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The University website flaunts the vibrant extracurricular life available to students through student organizations. With more than 300 clubs, as well as the option to create your own with University support, the website proclaims that “whatever your interests are now, or whatever new ones you discover once on campus,” you will find a corresponding club on campus. But after the initial excitement and compulsive netID distribution at the club fair, club involvement is often not all that it’s advertised to be. Despite our over-involvement in high school, at Princeton our student organizations suffer from a lack of commitment.

On the one hand, many groups, especially audition-based ones, preserve a culture of high expectations of attendance. Dance groups, a cappella groups, and other performers require and expect members to be present and engaged. But many other groups, like interest groups or club sports, suffer from an inability to maintain commitment, especially from upperclassmen. When the excitement of the first year fades, club attitudes degrade from committed to optional. With members committed nominally but only willing to sacrifice minimal time, the club culture on campus provides little of what is promised. Students excited for and committed to organizations are left to flounder, as they cannot rely on their membership.

Take two clubs I’ve been in. Spoon University is a national food blog with chapters at hundreds of universities. At other schools, these clubs host frequent events and produce a consistent and significant amount of content. I joined the Princeton chapter freshman year and was expected to write an article a month. I kept it up and enjoyed the experience, but since freshman year my most intimate and dedicated connection with the club has been leaving listserv emails unread. The Entrepreneurship Club is a robust and active organization on campus. After serving as a director for a year, a co-founder and I created a new team within the club. After a year of harassing my hand-picked team members to submit work, we decided to disband the team. These two groups required applications, but members, myself included, quickly lost motivation.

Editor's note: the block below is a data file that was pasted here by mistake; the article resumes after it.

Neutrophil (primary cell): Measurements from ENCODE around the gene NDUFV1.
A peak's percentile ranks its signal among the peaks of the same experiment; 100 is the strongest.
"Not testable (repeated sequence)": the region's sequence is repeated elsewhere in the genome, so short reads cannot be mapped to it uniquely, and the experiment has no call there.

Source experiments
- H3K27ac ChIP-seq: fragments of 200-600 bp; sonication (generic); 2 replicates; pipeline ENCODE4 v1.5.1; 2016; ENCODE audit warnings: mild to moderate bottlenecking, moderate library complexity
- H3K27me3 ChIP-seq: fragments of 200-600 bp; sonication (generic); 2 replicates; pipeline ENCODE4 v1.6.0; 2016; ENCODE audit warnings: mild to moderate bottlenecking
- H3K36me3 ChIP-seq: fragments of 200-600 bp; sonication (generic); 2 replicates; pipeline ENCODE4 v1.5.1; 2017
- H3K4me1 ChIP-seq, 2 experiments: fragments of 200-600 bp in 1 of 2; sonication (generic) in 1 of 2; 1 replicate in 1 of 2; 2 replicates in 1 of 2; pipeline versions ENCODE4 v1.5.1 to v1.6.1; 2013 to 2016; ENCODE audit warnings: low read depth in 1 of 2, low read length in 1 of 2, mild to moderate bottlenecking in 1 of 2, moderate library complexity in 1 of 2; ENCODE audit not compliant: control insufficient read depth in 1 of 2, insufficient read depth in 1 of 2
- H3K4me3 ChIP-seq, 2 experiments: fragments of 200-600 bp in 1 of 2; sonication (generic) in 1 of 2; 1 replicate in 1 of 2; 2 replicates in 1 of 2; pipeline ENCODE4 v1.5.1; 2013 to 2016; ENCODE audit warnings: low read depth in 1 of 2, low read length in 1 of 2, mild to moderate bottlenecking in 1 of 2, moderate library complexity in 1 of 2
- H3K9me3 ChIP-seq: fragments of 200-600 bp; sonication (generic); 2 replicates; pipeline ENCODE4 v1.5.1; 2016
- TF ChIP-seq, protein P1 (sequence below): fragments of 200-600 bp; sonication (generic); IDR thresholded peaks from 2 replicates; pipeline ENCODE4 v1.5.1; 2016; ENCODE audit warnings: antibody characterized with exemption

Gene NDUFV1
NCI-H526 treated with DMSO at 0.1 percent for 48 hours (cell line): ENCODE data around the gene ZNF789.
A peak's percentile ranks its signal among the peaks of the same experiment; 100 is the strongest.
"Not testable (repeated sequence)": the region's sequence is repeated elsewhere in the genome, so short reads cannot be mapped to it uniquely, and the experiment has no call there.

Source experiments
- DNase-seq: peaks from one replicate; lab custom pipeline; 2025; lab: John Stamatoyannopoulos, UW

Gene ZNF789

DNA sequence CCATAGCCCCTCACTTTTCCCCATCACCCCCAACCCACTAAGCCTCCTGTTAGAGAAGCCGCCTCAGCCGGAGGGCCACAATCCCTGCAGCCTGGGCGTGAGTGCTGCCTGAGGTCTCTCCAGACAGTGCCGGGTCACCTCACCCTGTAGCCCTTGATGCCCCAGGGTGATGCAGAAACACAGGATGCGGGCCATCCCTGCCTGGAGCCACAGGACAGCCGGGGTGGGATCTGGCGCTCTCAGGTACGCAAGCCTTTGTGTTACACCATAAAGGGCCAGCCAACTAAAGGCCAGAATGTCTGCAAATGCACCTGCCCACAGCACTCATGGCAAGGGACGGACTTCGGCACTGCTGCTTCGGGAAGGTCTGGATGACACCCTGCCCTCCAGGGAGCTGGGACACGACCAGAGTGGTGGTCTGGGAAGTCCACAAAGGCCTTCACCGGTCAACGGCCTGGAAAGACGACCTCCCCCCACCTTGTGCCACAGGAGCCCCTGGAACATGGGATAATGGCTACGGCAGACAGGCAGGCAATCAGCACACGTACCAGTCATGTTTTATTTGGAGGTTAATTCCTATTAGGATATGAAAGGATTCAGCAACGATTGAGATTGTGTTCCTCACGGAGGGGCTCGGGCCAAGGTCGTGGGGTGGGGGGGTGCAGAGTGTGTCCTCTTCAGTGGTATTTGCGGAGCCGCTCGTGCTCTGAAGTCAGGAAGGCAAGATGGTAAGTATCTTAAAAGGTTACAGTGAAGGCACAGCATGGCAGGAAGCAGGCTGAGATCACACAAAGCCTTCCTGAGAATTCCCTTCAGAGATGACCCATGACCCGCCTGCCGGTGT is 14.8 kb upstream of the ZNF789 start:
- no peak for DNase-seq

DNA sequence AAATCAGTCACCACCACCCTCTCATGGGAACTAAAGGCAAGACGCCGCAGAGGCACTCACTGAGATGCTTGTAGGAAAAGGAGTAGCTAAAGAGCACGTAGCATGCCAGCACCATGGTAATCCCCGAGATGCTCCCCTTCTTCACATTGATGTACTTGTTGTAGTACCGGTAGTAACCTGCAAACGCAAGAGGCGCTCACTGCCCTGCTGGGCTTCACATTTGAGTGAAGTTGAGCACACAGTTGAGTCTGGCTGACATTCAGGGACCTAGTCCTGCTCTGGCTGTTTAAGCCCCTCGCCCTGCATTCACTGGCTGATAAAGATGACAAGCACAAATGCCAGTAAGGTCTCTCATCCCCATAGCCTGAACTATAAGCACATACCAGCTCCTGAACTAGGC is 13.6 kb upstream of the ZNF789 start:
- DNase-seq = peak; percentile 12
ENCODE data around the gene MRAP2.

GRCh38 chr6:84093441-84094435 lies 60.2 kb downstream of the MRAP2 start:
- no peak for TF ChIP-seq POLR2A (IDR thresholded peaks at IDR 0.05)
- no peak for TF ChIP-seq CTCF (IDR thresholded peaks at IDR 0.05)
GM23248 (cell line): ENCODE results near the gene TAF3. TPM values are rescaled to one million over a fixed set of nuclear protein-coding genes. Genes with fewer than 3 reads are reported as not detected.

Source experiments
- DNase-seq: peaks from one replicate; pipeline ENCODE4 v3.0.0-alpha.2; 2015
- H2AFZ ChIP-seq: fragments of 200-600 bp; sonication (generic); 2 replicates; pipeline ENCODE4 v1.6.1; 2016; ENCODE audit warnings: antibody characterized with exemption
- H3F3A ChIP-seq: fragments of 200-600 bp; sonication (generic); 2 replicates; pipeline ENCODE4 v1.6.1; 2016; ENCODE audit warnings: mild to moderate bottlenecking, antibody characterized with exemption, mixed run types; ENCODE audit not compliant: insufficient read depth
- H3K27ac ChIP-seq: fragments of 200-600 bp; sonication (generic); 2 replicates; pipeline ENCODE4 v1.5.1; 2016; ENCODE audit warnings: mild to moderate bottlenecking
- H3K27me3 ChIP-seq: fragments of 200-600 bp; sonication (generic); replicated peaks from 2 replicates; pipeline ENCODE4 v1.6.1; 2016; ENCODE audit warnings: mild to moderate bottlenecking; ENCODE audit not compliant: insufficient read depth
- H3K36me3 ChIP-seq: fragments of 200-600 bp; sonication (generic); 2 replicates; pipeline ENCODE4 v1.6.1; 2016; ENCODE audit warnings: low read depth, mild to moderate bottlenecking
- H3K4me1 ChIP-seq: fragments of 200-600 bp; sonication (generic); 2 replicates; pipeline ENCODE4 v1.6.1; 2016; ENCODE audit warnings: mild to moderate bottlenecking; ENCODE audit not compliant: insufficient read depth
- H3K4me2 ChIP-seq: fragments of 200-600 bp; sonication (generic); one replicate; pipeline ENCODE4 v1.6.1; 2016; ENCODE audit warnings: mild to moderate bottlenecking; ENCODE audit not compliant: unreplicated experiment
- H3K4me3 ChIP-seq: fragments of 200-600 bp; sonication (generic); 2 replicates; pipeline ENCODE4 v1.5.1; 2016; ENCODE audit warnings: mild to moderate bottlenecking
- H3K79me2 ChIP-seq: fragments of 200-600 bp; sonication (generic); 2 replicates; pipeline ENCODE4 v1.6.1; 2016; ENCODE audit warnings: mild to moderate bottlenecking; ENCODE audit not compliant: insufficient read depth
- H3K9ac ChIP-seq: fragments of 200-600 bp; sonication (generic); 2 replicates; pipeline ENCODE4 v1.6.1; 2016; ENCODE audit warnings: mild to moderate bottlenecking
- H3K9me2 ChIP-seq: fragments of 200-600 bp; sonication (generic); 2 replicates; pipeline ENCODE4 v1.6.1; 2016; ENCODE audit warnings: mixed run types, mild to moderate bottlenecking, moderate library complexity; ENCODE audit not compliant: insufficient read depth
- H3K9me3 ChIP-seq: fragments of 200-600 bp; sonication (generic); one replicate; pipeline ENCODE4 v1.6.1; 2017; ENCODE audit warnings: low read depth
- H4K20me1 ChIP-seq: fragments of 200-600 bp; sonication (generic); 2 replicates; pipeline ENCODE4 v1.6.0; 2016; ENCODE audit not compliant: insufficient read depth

On the opposite side of the spectrum, my roommate in BodyHype would never consider missing a rehearsal and would feel guilty skipping a meeting. She feels a strong sense of accountability to the group and purpose within it. But for students who are not admitted to these talent-based selective groups (I floundered at a BodyHype audition myself), there are few club options that promise a consistent and committed membership. It seems a campus group is either super selective or barely connected.

When many of us applied to Princeton, we had to adjust the margins and subtly decrease font size in order to fit our myriad of extracurricular activities on a one-page résumé. Not only did we show up, but we were the president of a club, the treasurer of another, and the founder of a third. We spread ourselves too thin, but we understood this obsessive involvement as expected. Granted, many high schoolers love what they do, but résumé-building is all too often the driving motivation.

So, here we are in college, and this sort of résumé-building doesn’t hold the same appeal. For juniors and seniors, our early excitement of “I’m involved in a, b, c” becomes “I used to do a, b, c.” Many students sign up for and make premature commitments to student-led organizations only to realize that they’re not quite sure why they’re doing these groups. For many, there’s little motivation or incentive to attend meetings or events. In a place brimming over with ambitious and passionate young people, why can’t we commit our time to each other like we did without a second thought in high school? Why can’t we be accountable to other students the way we are to professors and our own academics?

Maybe we feel that with our intense academic schedules, it’s easy to justify skipping out on anything not explicitly required. Clubs must strike a balance between asking too much and losing members or asking too little and losing cohesion or capability. Clubs need not set unrealistic expectations or strict requirements, but students should be more conscious of the commitments we make to each other and honor them as expected, not optional, responsibilities. Before we choose to write our name and netID, we must consider why we are joining the organization. With the demanding schedule here, we must selectively apply ourselves where we are passionate rather than filling an unspoken, abstract quota of extracurriculars at the expense of our committed classmates. We should choose where we want to be and see ourselves expending time and energy, not where we think we should.

Jessica Nyquist is a junior in computer science from Houston, Texas. She can be reached at jnyquist@princeton.edu.

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